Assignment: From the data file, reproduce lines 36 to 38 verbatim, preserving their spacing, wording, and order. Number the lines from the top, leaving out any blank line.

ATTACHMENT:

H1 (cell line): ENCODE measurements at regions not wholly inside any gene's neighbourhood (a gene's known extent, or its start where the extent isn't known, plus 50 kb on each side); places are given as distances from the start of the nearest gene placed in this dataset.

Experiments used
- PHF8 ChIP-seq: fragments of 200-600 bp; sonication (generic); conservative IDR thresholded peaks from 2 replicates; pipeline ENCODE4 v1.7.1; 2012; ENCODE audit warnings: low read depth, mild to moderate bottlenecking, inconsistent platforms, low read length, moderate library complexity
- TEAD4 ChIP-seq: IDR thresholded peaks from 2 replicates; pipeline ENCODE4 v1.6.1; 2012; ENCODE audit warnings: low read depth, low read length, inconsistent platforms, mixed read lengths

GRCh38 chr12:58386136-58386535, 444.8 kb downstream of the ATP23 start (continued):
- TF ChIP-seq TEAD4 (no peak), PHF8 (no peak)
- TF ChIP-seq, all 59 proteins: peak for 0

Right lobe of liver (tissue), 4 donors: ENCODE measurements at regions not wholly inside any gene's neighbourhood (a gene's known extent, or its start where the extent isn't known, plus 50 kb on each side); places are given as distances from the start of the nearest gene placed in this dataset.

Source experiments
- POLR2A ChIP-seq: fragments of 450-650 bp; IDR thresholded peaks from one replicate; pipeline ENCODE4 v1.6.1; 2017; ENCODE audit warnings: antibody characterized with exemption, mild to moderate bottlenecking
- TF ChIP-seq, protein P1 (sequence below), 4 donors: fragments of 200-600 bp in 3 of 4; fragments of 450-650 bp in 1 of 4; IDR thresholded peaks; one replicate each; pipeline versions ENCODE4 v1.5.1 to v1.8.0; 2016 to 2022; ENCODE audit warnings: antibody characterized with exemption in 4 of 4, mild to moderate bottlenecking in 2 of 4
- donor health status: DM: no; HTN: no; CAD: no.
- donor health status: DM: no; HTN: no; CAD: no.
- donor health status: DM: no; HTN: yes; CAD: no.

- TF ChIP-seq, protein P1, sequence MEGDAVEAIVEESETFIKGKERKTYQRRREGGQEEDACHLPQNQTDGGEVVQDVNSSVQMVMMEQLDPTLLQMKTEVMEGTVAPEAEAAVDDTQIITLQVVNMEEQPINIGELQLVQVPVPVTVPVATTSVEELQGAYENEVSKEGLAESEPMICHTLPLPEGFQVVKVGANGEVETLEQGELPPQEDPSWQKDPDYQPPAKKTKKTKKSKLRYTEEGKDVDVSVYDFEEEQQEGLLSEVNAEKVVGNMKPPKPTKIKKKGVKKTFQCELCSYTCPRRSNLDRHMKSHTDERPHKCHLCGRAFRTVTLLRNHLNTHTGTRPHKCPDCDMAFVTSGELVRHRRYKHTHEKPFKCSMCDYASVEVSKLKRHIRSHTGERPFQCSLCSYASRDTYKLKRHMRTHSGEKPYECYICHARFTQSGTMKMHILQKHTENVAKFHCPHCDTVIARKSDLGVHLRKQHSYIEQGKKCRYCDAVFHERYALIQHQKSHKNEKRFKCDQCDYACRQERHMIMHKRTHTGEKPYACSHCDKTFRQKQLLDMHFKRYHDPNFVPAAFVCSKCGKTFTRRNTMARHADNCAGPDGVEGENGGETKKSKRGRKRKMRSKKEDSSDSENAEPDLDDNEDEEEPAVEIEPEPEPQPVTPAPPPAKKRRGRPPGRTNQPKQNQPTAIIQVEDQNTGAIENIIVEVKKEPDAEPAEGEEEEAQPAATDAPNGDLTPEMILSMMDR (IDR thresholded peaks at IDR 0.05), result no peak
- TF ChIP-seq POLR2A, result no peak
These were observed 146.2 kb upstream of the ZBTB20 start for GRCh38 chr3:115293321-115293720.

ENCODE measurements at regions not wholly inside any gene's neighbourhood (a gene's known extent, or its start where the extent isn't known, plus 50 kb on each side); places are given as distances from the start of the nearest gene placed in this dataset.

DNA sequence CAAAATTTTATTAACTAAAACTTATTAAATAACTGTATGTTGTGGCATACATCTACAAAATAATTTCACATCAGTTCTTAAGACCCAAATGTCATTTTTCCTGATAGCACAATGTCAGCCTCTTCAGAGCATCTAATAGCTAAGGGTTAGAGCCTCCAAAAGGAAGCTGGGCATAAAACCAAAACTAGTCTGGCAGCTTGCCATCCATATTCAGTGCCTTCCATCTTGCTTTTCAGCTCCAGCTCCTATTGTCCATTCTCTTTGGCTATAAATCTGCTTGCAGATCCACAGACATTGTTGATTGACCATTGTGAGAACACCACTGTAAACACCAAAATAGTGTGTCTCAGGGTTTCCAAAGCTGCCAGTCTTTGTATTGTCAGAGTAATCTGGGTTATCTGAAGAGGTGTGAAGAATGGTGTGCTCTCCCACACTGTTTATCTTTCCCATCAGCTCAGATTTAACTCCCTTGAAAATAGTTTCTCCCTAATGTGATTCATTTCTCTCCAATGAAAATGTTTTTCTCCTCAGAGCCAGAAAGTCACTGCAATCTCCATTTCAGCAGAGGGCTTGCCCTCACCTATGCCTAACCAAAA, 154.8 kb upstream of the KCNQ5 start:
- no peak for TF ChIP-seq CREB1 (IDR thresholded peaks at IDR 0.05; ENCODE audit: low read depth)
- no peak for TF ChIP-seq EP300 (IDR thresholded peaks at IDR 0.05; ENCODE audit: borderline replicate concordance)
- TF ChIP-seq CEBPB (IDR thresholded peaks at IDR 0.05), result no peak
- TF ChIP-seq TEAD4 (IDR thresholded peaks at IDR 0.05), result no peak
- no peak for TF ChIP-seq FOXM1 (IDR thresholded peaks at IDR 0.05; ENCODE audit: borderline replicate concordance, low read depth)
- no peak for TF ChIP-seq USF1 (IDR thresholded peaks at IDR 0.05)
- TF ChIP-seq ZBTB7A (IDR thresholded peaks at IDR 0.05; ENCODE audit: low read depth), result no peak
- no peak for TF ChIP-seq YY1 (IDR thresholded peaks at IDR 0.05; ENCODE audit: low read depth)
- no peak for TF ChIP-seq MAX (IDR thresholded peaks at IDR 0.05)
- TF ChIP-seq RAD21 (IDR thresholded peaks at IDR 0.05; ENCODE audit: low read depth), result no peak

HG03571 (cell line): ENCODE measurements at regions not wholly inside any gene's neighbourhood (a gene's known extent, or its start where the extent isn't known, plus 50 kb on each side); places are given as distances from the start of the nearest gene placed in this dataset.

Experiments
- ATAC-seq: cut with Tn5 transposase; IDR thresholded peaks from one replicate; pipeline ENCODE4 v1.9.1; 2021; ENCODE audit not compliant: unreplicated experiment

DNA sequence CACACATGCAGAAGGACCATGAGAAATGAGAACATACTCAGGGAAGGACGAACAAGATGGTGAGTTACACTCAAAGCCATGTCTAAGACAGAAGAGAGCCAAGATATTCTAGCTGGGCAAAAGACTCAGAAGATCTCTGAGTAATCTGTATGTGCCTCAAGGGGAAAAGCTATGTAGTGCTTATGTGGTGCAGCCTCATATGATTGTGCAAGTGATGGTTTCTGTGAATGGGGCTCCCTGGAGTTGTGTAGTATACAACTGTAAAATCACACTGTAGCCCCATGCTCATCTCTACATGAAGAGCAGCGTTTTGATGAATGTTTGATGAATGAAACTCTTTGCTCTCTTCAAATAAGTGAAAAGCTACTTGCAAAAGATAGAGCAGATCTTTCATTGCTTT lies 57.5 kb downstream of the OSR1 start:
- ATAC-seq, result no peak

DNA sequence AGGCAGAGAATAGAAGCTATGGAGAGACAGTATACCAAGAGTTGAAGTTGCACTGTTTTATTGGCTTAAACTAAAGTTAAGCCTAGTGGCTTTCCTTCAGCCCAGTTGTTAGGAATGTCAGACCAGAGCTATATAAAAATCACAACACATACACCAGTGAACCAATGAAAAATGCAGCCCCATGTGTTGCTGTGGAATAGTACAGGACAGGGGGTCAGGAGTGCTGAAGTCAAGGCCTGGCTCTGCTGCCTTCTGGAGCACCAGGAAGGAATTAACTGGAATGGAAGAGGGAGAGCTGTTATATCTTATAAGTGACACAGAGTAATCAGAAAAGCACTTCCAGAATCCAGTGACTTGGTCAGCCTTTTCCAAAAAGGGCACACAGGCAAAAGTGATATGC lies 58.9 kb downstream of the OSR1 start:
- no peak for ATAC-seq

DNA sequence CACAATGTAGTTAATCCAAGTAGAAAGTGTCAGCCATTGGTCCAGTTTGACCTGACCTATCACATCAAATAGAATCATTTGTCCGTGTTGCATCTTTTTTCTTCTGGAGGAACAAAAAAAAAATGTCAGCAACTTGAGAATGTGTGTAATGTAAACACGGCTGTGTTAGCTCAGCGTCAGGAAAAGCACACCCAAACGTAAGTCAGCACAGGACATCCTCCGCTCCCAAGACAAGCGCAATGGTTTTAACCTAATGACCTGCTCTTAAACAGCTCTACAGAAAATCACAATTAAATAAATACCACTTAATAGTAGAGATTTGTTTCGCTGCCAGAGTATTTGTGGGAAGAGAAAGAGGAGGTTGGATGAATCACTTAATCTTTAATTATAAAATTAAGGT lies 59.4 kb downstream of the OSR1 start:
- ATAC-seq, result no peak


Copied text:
- no peak for ATAC-seq

DNA sequence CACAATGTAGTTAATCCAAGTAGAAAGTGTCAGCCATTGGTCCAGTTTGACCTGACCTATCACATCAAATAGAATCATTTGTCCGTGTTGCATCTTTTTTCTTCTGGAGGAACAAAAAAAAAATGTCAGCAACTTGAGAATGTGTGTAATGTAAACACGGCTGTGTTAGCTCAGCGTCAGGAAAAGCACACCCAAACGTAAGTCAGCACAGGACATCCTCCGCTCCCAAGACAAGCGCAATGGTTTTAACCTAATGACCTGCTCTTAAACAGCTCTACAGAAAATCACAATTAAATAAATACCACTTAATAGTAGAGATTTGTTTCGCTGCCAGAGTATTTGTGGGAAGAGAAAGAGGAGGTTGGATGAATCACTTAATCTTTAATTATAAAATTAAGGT lies 59.4 kb downstream of the OSR1 start:
- ATAC-seq, result no peak